Johan Compagner added a comment -

        give me a test case then if you cant debug it what is really different
        Because currently the only thing i see to fix this is doing that Session.unset() in the invalidateNow() call

        Everything should work then (if you call bind() your self in your login code)

        Show
        Johan Compagner added a comment - give me a test case then if you cant debug it what is really different Because currently the only thing i see to fix this is doing that Session.unset() in the invalidateNow() call Everything should work then (if you call bind() your self in your login code)
        Hide
        Jörn Zaefferer added a comment -

        I just noticed an interesting thing here: I'm not calling Session.unset, thats why it works at all. Basically I'm replacing the HTTP session WITHOUT replacing the Wicket Session - it just gets bound to the new HTTP session, and thats it.

        Thats why invalidateNow doesn't work: The Session is marked as invalid and rebinding it fails.

        Good to finalize realize that. All wicket related state is bound to the wicket Session object. By just rebinding it to a new Session, everything continues to work as intentended. Creating a new wicket Session kills the state that has to be maintained.

        Assuming the session-fixation-protection is a desired feature, can we add something to Session that makes this easier to use and much easier to document? Something like Session.get().replace().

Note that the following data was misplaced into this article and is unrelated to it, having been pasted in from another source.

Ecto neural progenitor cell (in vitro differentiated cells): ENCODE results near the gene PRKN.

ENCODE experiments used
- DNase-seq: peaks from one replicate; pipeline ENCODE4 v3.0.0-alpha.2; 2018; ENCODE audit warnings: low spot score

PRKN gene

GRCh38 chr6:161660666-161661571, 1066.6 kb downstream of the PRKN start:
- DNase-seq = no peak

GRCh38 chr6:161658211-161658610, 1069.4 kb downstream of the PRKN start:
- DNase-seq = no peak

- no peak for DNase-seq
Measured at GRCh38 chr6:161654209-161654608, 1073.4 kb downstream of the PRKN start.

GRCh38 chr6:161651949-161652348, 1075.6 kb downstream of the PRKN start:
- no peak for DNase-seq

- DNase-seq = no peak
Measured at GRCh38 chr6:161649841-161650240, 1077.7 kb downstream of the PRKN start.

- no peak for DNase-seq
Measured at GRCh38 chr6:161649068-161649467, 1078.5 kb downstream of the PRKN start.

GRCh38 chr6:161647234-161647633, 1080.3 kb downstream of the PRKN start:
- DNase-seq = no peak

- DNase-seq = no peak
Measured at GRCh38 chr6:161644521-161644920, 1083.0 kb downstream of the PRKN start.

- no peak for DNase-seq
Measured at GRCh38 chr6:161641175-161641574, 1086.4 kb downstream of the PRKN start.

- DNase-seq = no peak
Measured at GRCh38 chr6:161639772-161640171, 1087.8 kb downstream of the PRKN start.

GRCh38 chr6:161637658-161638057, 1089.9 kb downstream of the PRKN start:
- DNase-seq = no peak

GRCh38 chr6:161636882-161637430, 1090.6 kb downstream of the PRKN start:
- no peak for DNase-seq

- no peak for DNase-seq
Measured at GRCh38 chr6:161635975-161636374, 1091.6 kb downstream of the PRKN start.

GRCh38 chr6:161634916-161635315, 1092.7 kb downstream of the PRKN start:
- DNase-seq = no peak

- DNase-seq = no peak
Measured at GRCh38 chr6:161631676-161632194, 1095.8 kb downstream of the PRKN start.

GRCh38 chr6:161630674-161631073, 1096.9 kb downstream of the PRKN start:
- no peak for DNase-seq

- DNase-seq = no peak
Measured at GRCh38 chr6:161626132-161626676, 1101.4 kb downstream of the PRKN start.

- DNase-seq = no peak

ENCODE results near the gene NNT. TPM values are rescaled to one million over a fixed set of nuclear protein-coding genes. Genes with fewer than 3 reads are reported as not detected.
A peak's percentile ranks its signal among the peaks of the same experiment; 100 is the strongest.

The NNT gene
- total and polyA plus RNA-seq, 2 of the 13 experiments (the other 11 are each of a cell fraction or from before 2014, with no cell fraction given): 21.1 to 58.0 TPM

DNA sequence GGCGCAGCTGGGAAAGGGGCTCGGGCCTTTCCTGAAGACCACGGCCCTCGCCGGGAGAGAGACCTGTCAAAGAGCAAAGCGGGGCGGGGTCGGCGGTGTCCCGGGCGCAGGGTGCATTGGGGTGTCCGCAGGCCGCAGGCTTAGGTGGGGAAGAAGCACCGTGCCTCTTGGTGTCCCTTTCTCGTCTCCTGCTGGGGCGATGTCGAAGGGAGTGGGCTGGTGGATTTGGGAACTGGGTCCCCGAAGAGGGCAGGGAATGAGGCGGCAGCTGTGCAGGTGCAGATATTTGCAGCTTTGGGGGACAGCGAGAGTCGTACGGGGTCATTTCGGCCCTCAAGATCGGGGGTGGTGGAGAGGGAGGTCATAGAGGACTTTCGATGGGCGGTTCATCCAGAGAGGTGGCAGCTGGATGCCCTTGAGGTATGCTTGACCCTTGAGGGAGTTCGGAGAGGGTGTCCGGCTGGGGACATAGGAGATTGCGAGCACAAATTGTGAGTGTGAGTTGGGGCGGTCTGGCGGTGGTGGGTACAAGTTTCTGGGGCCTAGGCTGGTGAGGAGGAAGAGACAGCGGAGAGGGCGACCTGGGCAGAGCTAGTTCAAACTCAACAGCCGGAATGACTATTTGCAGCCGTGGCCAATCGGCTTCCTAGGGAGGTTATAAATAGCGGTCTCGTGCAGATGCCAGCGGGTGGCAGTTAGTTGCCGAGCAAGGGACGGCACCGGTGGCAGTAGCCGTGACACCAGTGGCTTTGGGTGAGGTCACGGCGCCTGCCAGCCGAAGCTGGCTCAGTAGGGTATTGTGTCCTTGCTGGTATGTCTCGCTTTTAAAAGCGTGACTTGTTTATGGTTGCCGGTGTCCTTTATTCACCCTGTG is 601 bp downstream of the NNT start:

/**

        • Replaces the underlying HTTP Session, invalidating the current one and
        • creating a new one.
        • <p>
        • Call upon login to protect against session fixation.
        • @see http://www.owasp.org/index.php/Session_Fixation
          */
          public void replace() { getSessionStore().invalidate(RequestCycle.get().getRequest()); bind(); getSessionStore().bind(RequestCycle.get().getRequest(), this); }
        Show
        Jörn Zaefferer added a comment - I just noticed an interesting thing here: I'm not calling Session.unset, thats why it works at all. Basically I'm replacing the HTTP session WITHOUT replacing the Wicket Session - it just gets bound to the new HTTP session, and thats it. Thats why invalidateNow doesn't work: The Session is marked as invalid and rebinding it fails. Good to finalize realize that. All wicket related state is bound to the wicket Session object. By just rebinding it to a new Session, everything continues to work as intentended. Creating a new wicket Session kills the state that has to be maintained. Assuming the session-fixation-protection is a desired feature, can we add something to Session that makes this easier to use and much easier to document? Something like Session.get().replace(). /** Replaces the underlying HTTP Session, invalidating the current one and creating a new one. <p> Call upon login to protect against session fixation. @see http://www.owasp.org/index.php/Session_Fixation */ public void replace() { getSessionStore().invalidate(RequestCycle.get().getRequest()); bind(); getSessionStore().bind(RequestCycle.get().getRequest(), this); }